Posted by Katie Minnick
It’s the age-old question. Which is more valuable to potential employers: experience or education? With the rising prices of higher education, college isn’t feasible for many. For others, getting an education is much easier than finding real-world experience. Many see it as a black and white issue: you either get education or experience. In my opinion, you can have both.
In its 2010 Trends in College Pricing report, College Board found that the price of college increased in 2010-2011 by 7.9% for in-state students and 6% for out-of-state students. Despite the rising cost, there are benefits to higher education. Last July, one study found that the unemployment rate for college graduates was at a low 4.5%, while high school graduates had an unemployment rate of 10.1%. Many see college as a huge risk, one not worth taking. In 2009, the average college debt rose by 6% to $24,000.
At times I get discouraged and think that maybe college is just a big waste of my time. After all, only 20% of college graduates are currently working jobs that require the skills and knowledge they acquired in college. Some college dropouts are making more money than I’ll ever see in my lifetime.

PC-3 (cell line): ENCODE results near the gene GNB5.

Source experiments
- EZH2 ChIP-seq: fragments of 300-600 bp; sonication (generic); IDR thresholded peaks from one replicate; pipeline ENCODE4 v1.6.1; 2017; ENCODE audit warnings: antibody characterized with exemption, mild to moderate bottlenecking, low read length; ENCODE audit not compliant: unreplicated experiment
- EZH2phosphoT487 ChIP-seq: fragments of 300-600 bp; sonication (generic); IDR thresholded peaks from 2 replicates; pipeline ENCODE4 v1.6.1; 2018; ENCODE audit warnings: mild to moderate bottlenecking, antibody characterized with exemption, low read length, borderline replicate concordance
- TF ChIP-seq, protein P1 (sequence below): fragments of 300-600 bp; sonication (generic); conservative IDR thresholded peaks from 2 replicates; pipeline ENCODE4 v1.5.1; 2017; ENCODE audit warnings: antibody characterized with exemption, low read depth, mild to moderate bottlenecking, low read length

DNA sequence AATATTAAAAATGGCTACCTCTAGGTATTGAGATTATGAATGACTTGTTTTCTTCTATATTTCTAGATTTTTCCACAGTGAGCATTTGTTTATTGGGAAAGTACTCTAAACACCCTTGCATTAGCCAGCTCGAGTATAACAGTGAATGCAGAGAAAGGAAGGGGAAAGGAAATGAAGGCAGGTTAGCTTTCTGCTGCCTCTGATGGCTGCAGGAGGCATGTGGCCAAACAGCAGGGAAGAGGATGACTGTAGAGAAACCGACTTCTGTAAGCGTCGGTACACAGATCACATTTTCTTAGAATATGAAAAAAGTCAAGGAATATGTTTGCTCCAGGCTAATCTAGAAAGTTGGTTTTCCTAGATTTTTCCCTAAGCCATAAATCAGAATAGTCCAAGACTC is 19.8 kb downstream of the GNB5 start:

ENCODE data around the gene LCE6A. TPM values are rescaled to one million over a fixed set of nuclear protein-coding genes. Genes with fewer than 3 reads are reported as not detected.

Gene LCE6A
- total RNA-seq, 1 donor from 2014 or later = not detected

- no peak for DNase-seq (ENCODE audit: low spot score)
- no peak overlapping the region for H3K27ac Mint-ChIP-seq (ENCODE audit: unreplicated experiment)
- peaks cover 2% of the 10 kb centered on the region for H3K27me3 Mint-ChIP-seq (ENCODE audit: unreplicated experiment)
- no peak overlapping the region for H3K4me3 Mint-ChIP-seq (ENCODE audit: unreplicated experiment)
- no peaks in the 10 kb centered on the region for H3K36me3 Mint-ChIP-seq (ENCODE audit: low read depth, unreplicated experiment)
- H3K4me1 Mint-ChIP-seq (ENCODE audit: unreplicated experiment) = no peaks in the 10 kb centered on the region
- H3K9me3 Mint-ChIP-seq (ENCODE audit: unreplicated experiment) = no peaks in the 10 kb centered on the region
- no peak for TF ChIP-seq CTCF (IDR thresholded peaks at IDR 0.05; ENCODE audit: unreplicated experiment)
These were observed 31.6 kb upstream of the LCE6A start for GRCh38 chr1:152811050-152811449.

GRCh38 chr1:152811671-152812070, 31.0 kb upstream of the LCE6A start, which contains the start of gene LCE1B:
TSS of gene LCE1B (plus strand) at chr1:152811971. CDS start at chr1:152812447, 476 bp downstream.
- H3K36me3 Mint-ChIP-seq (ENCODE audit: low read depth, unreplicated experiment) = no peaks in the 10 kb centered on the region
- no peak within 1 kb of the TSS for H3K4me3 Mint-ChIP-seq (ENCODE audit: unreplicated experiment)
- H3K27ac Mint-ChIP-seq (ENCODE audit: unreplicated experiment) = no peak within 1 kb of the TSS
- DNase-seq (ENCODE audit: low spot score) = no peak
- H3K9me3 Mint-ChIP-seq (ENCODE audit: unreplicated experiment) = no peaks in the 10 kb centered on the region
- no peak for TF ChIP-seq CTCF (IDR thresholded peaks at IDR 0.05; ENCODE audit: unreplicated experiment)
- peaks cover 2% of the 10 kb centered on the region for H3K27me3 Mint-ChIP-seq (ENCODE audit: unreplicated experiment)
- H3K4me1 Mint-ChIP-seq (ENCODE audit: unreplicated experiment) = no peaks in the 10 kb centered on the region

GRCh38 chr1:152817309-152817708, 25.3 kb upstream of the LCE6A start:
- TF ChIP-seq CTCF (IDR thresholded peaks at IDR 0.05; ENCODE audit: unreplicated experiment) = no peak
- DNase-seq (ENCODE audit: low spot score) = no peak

Despite these discouraging facts, I’m reminded that college teaches invaluable life skills that a normal 9-5 job can’t. I have been taught how to balance two jobs, five classes and a variety of extracurriculars, while trying to have a personal life and stay sane. I’ve learned how to live with someone I don’t like, manage my money and make hard decisions without the guidance of Mom and Dad. My class work has taught me the importance of integrity and ethics in journalism as well as basic skills I will need in the field.
Many journalism schools have been incorporating experience into their curriculums, either by having internships as a requirement or offering experience opportunities for students. Most, if not all, universities have campus publications such as newspapers or magazines that are student ran and produced. Other schools, such as New York University and the University of California-Berkeley, have partnerships with large media outlets, such as the New York Times, so that students can directly write and work for them. This is a win-win situation, as students get real-world experience and portfolio work with prestigious organizations, while the organizations gain workers.
What do you think? Is experience or education more valuable? If you had to choose one, which do you see as being more beneficial? Is it possible to have both and be successful in the professional world?